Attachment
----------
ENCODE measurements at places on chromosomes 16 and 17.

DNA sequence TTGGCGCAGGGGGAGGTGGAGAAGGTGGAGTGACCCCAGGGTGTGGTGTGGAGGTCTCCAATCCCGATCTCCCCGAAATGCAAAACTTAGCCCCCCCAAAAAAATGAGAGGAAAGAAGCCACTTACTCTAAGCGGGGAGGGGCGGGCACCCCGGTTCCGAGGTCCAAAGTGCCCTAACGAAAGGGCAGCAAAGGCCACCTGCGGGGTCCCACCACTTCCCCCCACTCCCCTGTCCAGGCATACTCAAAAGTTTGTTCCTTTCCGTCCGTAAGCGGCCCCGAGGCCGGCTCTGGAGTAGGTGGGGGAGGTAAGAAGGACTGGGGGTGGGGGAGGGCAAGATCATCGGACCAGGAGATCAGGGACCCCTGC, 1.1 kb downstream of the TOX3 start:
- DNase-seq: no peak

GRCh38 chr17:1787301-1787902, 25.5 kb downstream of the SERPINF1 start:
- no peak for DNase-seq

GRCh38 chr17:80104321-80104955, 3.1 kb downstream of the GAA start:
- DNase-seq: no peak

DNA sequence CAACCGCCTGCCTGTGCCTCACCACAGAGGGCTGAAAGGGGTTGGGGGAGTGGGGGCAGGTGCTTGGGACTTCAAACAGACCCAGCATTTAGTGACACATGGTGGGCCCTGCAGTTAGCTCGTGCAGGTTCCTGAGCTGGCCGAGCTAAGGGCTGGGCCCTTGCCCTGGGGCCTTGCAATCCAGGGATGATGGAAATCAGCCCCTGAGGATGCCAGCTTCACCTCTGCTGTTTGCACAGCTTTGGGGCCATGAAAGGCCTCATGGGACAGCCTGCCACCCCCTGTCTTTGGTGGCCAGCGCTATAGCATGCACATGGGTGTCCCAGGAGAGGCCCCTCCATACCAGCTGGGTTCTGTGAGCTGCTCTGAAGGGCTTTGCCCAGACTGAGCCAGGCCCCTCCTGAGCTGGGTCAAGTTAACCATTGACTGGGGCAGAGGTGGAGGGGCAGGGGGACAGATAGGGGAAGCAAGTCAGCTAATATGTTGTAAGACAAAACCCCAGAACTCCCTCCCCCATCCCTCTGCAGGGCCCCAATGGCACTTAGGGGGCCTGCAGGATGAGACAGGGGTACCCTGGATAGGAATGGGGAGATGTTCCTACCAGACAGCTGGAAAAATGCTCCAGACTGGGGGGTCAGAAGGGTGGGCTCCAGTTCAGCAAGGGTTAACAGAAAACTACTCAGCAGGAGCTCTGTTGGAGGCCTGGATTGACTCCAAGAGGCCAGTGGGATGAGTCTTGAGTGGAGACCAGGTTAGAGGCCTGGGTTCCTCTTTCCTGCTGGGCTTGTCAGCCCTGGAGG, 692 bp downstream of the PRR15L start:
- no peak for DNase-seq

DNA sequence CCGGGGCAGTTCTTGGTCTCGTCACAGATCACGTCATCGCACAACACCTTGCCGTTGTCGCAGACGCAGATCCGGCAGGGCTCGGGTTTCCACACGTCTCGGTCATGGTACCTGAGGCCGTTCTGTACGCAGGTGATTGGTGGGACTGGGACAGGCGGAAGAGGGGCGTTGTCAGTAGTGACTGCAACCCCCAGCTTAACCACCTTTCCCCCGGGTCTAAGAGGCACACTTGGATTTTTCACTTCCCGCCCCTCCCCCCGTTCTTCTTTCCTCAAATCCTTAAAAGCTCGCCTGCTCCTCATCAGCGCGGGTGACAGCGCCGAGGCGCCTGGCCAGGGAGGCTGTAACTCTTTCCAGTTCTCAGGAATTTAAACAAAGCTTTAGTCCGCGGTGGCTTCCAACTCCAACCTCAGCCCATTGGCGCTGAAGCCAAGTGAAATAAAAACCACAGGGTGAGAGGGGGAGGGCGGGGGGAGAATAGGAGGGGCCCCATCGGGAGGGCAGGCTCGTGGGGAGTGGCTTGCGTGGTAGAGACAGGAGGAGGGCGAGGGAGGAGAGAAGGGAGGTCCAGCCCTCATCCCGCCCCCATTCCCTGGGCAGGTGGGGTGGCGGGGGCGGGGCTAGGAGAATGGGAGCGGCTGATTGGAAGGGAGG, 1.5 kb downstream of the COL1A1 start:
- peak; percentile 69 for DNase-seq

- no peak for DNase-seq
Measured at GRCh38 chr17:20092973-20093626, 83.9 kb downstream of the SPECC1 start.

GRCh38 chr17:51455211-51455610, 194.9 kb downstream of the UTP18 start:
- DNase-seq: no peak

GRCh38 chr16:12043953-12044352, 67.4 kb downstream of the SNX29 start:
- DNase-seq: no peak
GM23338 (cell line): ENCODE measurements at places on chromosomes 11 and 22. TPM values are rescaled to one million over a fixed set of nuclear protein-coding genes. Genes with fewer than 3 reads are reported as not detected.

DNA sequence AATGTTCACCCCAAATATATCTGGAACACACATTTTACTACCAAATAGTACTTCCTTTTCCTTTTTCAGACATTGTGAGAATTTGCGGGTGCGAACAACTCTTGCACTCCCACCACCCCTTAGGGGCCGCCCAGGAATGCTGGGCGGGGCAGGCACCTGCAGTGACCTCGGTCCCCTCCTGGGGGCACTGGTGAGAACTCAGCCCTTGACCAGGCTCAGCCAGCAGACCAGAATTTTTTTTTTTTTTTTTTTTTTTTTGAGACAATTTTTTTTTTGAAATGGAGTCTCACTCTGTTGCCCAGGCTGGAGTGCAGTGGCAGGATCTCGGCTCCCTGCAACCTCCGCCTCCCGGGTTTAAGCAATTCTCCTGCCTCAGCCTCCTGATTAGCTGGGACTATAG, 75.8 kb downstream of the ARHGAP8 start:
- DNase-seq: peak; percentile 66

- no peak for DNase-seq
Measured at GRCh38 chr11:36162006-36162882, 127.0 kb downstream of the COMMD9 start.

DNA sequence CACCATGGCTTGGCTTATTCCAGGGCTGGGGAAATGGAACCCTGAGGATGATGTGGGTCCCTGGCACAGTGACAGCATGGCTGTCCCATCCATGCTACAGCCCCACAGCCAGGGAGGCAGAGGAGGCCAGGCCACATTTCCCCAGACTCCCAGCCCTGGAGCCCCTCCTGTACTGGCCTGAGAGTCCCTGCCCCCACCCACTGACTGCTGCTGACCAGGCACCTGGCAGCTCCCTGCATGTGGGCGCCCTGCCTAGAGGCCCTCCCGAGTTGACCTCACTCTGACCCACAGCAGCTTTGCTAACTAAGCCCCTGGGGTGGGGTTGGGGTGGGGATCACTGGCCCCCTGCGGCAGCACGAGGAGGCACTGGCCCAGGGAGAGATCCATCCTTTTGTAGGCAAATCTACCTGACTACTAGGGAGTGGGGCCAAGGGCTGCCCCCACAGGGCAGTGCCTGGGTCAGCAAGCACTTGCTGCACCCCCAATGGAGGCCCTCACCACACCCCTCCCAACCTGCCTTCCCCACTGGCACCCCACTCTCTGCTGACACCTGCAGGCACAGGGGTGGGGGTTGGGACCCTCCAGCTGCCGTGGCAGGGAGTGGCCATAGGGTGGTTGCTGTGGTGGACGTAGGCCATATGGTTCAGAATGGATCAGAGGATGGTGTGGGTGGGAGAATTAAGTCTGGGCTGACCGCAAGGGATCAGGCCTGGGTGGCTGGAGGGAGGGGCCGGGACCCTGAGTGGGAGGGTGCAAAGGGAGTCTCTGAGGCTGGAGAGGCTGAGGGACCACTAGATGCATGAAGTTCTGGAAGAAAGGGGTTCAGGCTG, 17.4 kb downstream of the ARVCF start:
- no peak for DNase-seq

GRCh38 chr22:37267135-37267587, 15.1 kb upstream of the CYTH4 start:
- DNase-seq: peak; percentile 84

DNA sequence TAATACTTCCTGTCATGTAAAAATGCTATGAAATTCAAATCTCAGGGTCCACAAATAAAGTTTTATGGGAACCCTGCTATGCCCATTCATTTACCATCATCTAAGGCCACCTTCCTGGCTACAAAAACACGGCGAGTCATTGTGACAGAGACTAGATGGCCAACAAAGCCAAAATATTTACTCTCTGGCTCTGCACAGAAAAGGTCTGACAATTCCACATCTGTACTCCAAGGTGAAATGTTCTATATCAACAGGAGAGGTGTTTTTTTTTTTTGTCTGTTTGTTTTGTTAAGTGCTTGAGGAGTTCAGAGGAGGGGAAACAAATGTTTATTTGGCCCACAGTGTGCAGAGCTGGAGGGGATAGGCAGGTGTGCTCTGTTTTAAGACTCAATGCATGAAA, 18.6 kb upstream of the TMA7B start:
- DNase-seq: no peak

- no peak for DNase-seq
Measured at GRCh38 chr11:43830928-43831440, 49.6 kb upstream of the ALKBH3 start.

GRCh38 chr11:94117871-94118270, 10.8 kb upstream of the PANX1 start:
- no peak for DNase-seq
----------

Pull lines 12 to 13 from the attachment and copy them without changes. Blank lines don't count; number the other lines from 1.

- no peak for DNase-seq
Measured at GRCh38 chr17:20092973-20093626, 83.9 kb downstream of the SPECC1 start.